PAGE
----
Democrat Xochitl Torres Small has won an open U.S. House seat representing southern New Mexico’s 2nd District in a closely watched race, completing a statewide sweep for Democrats and giving the diverse southwestern state its first U.S. House three-member delegation made up of all people of color.
The 33-year-old water rights attorney defeated Republican state lawmaker Yvette Herrell for a seat that has been held by the GOP for years, after officials in Dona Ana County tallied up absentee ballots late Wednesday.
The seat was open because the incumbent Republican, Rep. Steve Pearce, ran for New Mexico governor, a race he lost.
The victory comes as Democrats captured control of the U.S. House of Representatives.
Torres Small ran as a moderate Democrat who promised to help the district’s lucrative oil and gas industry and push for immigration reform.
Reached by phone late Wednesday, an emotional Torres Small struggled to fight back tears and was plagued by a cough. “This is my home,” Torres Small said. “I am so honored to represent this district. It has been ignored by Washington for far too long.”
The 54-year-old Herrell is a member of the Cherokee Nation and would have been one of the first Native American women elected to the House. Herrell ran as a staunch backer of President Donald Trump, his support for a border wall and refused to take part in any television debates with Torres Small.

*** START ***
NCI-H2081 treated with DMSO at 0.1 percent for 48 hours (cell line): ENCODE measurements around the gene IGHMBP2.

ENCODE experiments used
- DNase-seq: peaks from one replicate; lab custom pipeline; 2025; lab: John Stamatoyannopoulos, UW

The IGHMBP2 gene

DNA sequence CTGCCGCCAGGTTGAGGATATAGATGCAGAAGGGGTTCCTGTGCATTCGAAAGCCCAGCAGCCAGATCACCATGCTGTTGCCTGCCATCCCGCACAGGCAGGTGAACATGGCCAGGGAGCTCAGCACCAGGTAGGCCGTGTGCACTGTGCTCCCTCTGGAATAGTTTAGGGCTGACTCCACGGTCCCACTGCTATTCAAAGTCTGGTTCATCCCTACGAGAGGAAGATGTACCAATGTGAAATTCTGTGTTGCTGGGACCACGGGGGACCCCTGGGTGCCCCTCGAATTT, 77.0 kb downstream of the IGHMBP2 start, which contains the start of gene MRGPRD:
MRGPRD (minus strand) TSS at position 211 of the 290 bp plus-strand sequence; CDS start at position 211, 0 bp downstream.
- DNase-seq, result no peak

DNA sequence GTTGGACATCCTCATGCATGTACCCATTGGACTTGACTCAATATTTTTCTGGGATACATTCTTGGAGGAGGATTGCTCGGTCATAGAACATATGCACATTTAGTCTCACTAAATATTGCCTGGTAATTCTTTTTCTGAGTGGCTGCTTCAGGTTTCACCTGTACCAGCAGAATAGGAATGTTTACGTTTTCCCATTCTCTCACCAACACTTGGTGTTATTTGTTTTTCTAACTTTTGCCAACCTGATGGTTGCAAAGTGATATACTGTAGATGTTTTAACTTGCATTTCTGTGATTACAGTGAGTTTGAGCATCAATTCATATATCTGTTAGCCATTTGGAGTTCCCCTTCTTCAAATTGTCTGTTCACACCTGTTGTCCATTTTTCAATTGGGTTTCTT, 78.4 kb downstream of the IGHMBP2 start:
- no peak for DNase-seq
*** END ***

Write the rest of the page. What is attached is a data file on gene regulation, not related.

Herrell’s campaign did not immediately return phone and text messages. It’s unclear if Herrell would ask for a recount.
Democrats have long targeted the heavily Hispanic congressional district that sits along the U.S.-Mexico border, where registered Democrats outnumber Republicans.
Herrell, a real estate businesswoman from Alamogordo, is a conservative on social issues and was endorsed by the National Rifle Association. She faced allegations early in the campaign that she failed to disclose on campaign finance reports that she had rented property to state agencies.
State records showed Herrell Properties took in $440,000 since 2013 by renting property to the New Mexico Taxation and Revenue Department and New Mexico Environment Department. She later amended her reports following an investigation by The Associated Press.
Torres Small, a granddaughter of Mexican immigrants who grew up Mormon, rarely mentioned Trump on the campaign trail and promised to uphold the region’s “rural values.” The avid hunter ran ads showing her with her guns, and she vowed to push for immigration reform and border security.
Torres Small also did not commit to voting for Nancy Pelosi for U.S. House Speaker should the Democrats gain control of the House.
Federal reports showed Torres Small raised more than three times as much money from July through September as Herrell. Federal Election Commission filings released last month show Torres Small pulled in around $1.9 million, while Herrell raised $564,000.
The district’s conservative-leaning independents have intricate views on water, immigration, international trade and oil production and made the race hard to predict.
Torres Small joins Democrats Debra Haaland and Rep. Ben Ray Lujan who will make up New Mexico’s first all-minority, three-member U.S. House delegation in its history. Haaland is one of the first Native American women to be elected to Congress. Lujan is member of one of New Mexico’s storied political Hispanic families.
They are believed to be the first all minority U.S. House delegation with at least three members from a state in U.S. history.